By Shannon Lane @shannonroselane
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Called prostration, this Buddhist gesture is used to show one’s loyalty to the Buddha, his teachings and the spiritual community - known as the ‘The Triple Gem’.
Photographer Marco Giovanelli travelled to Tibet in April 2016 to capture the pilgrims during their daily prayers around Barkhor Street, and the famous Potala Palace - the primary residence of the Dalai Lama until 1959.
He said: “Those two places are the most important pilgrim circuits in Lhasa. Here many pilgrims hold the prayer wheels and walk about 1km clockwise, from dawn to dark.
“In many cases they repeatedly stretch themselves completely on the ground and touch their hands to the foreheads (representing the mind), mouths (speech) and chest (body) each time.
“Pilgrims who repeatedly prostrate themselves while making the circuit, take one step, make a Tibetan prayer gesture, raise their hands in prayer, and lay down on the ground, their arms extended in front of them. Then they stand up and place their feet where their fingertips had just touched and repeat the process again.”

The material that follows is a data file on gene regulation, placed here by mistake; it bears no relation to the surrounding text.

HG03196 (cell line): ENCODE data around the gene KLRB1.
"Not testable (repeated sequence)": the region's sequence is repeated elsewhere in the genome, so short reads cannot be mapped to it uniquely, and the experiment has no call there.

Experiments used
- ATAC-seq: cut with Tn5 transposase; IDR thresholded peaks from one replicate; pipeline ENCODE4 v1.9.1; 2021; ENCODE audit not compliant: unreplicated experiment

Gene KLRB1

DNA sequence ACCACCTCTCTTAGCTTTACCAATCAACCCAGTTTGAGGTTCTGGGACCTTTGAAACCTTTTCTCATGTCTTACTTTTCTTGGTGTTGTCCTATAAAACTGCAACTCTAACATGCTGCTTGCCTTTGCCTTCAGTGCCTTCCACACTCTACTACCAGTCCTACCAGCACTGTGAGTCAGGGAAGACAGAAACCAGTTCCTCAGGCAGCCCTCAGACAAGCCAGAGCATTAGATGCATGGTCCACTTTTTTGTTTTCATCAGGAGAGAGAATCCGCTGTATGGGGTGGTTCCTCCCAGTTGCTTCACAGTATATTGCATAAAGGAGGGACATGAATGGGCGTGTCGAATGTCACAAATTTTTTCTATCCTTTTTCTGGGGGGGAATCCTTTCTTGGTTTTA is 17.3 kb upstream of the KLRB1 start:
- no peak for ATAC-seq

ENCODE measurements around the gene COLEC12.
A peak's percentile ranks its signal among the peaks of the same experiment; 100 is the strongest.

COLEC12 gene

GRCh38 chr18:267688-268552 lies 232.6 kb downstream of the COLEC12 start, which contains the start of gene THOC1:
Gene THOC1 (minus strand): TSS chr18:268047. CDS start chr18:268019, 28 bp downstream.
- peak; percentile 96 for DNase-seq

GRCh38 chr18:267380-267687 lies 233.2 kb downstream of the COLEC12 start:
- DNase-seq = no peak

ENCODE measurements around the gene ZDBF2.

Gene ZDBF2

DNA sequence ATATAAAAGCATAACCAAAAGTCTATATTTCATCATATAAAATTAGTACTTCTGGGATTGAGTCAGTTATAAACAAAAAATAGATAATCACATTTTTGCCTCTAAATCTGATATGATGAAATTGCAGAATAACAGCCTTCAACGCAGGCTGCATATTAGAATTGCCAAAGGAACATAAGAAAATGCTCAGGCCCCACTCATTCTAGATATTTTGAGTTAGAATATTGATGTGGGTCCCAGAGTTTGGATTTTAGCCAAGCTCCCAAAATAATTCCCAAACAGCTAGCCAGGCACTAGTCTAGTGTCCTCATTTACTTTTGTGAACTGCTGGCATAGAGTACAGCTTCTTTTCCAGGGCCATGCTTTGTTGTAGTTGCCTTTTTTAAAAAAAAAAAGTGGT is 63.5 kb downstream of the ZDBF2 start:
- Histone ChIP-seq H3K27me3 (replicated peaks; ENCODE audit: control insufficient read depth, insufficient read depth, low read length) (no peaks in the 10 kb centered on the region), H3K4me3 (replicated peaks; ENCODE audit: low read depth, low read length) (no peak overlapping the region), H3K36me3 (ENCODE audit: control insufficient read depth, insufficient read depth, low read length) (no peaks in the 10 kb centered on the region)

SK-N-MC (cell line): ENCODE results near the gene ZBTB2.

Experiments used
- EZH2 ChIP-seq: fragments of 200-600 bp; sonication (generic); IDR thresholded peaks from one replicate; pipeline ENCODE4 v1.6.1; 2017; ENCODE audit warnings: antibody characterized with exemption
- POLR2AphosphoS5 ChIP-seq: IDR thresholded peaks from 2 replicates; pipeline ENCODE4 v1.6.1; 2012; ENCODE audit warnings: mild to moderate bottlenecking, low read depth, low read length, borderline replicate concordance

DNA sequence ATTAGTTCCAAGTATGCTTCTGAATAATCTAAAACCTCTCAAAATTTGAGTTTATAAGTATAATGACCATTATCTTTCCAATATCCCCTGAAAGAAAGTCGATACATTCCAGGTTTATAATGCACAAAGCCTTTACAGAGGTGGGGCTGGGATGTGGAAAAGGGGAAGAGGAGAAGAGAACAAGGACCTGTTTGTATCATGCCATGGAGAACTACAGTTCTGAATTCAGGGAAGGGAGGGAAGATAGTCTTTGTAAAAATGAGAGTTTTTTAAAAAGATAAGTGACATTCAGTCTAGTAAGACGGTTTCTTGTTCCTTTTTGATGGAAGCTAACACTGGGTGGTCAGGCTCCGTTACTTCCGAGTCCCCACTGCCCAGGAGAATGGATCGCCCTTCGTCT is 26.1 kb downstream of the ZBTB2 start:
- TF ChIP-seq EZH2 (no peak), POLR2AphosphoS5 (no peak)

Pilgrims who travel far to the holy temples occasionally even prostrate the entire distance, covering the arduous journey in a series of prostrations.
Giovanelli said: “Tibetans ideally are expected to prostrate themselves 100,000 times a year, which works out to almost 300 times a day, every day of the year.”
In this holy place, everyone is equal; Buddhists of all ages and abilities prostrate.
The Italian photographer said: “I saw very elderly pilgrims performing prostration without using any pillows or other aids, and I also saw people without legs doing the same.
“The way they express their piety to their belief helps you understand the holiness of this religion.”